Merriam-Webster defines “asexual” as meaning “not having sexual feelings toward others; not experiencing sexual desire or attraction.”

The Asexual Visibility and Education Network (AVEN), which hosts an online community and archive of resources, has a more detailed description of asexuality:

An asexual person does not experience sexual attraction – they are not drawn to people sexually and do not desire to act upon attraction to others in a sexual way. Unlike celibacy, which is a choice to abstain from sexual activity, asexuality is an intrinsic part of who we are, just like other sexual orientations. Asexuality does not make our lives any worse or better; we just face a different set of needs and challenges than most sexual people do. There is considerable diversity among the asexual community in the needs and experiences often associated with sexuality including relationships, attraction, and arousal.

Does this mean people who are asexual can experience attraction to other people and form relationships?
Just as is the case with all people under the LGBTQIA+ umbrella, there’s no one universal experience. People who are asexual generally don’t experience sexual attraction to other people, but that doesn’t mean they can’t find someone attractive or that they don’t want to be romantically attracted to another person.

How can an asexual person be attracted to someone if they’re not sexually attracted to people?
Quite easily, it turns out, because there’s more to attraction than just sexual attraction. As AVEN explains on its website:

Many asexual people may experience forms of attraction that can be romantic, aesthetic, or sensual in nature but do not lead to a need to act out on that attraction sexually. Instead, we may get fulfillment from relationships without sex, but based on other types of attraction. Romantic attraction is the desire to be romantically involved with another person. Aesthetic attraction is appreciation for a person’s appearance. Sensual attraction is the desire to engage in sensual (but not sexual) activities with a person, such as cuddling, hugging, or kissing.

If an asexual man is not sexually attracted to another man but is romantically attracted, what would that mean? Does that make him both asexual and gay?
AVEN’s resource page explains that among some people who experience little to no sexual attraction, they might use one label for their sexual attraction, and another for their emotional attraction:

These people may still identify as lesbian, gay, bi, or straight. The split attraction model has led some people to identify separate sexual and romantic attractions. For example, a person who’s asexual but wants relationships with the opposite sex may identify as a “heteroromantic asexual.” Most sexual people may not view their orientation that way, and may simply combine their sexual and romantic attractions into one characteristic if they’re aligned. Asexual people often feel the need to specify both sexual and romantic attractions to make it clear what drives them and what they’re seeking from other people.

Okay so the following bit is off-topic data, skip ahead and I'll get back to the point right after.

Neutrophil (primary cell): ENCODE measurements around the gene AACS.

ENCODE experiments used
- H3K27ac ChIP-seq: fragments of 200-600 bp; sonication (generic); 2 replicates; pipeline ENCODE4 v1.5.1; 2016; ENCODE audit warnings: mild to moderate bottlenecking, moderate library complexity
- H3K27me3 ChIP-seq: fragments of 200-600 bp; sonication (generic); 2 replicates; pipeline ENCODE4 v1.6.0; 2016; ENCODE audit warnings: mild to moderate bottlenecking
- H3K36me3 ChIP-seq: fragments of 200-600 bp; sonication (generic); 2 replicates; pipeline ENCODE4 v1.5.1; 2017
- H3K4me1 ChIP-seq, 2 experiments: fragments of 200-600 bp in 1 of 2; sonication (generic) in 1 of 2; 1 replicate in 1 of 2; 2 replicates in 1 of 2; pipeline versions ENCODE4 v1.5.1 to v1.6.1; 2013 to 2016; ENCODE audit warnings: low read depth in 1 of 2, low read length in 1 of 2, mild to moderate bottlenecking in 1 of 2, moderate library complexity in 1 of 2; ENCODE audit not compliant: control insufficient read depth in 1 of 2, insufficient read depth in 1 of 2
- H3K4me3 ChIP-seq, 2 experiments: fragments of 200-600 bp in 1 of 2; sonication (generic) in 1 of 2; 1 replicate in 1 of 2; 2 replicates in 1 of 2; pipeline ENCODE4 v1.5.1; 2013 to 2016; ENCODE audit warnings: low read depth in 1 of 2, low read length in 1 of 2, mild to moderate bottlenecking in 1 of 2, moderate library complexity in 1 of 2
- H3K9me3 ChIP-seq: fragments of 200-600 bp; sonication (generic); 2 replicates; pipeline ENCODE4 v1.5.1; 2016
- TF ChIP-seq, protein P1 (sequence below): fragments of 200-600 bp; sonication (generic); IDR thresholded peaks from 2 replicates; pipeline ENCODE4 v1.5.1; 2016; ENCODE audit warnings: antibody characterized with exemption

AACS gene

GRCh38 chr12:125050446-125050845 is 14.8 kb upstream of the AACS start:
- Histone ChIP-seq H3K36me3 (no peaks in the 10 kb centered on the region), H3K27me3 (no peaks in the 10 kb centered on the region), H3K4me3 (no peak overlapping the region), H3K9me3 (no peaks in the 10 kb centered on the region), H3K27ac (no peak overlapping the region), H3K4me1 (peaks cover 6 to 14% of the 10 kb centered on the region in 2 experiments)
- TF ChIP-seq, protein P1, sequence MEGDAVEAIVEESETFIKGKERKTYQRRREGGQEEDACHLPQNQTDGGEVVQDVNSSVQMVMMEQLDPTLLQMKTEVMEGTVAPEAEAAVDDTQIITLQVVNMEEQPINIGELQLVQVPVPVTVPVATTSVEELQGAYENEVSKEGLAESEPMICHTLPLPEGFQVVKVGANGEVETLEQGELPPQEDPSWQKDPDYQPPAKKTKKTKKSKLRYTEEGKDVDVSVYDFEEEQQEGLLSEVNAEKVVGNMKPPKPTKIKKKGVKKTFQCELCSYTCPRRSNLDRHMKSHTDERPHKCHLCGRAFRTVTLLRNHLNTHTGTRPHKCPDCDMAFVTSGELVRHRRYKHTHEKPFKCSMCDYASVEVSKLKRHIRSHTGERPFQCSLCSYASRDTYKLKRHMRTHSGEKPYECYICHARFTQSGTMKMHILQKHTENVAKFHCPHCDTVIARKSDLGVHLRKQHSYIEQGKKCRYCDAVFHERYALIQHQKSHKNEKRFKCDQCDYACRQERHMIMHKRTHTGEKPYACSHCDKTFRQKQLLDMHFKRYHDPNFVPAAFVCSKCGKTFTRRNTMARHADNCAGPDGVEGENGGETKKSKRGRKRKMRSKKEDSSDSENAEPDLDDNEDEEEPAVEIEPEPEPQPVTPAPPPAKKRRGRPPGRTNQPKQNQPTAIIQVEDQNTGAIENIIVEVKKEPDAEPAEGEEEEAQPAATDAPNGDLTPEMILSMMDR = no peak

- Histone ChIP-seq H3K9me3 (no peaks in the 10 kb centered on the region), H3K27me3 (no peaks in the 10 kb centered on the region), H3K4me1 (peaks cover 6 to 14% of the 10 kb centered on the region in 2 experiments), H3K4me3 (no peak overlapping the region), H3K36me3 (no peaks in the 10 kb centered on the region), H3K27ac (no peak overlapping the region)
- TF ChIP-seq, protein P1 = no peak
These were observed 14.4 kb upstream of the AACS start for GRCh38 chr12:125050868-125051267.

Does this mean asexuality is a type of sexual orientation?
That’s been up for debate. In a 2014 blog post for Psychology Today, Stephen J. Betchen wrote that the topic of asexuality is “highly charged” among people who study sexuality, in part because they cannot agree what it is:

One camp of sexologists’ claim that it is, and should be recognized as a major sexual orientation like heterosexuality, homosexuality and bisexuality are. The other camp sees it as nothing more than low libido.

In a 2015 article for Mic, write Julie Zeilinger explained that some people treat asexuality a spectrum of sorts:

Even among asexual people, there are a spectrum of identities. Demisexuality, for instance, is “a sexual orientation in which someone feels sexual attraction only to people with whom they have an emotional bond,” according to the Demisexuality Resource Center. They may “think of themselves as halfway between asexual and sexual,” [sexuality educator Sari] Locker added.

AVEN’s website says that among people who identify as asexual, there will be people who have little to no libido, as well as people who have libido but no desire for a partner:

Both types are equally valid in identifying as asexual, as sexual orientation is about attraction and desire towards other people, rather than strictly physiological reactions.

How will I know whether someone uses the term “asexual,” “demisexual,” “heteroromantic,” or any of these other terms?
As is often the case, it’s best not to use a word to describe people until you know that’s the word they would use to describe themselves and that they would be comfortable with others using for them. Some people use the term “ace” as short for “asexual,” but not everyone will use that term to describe themselves.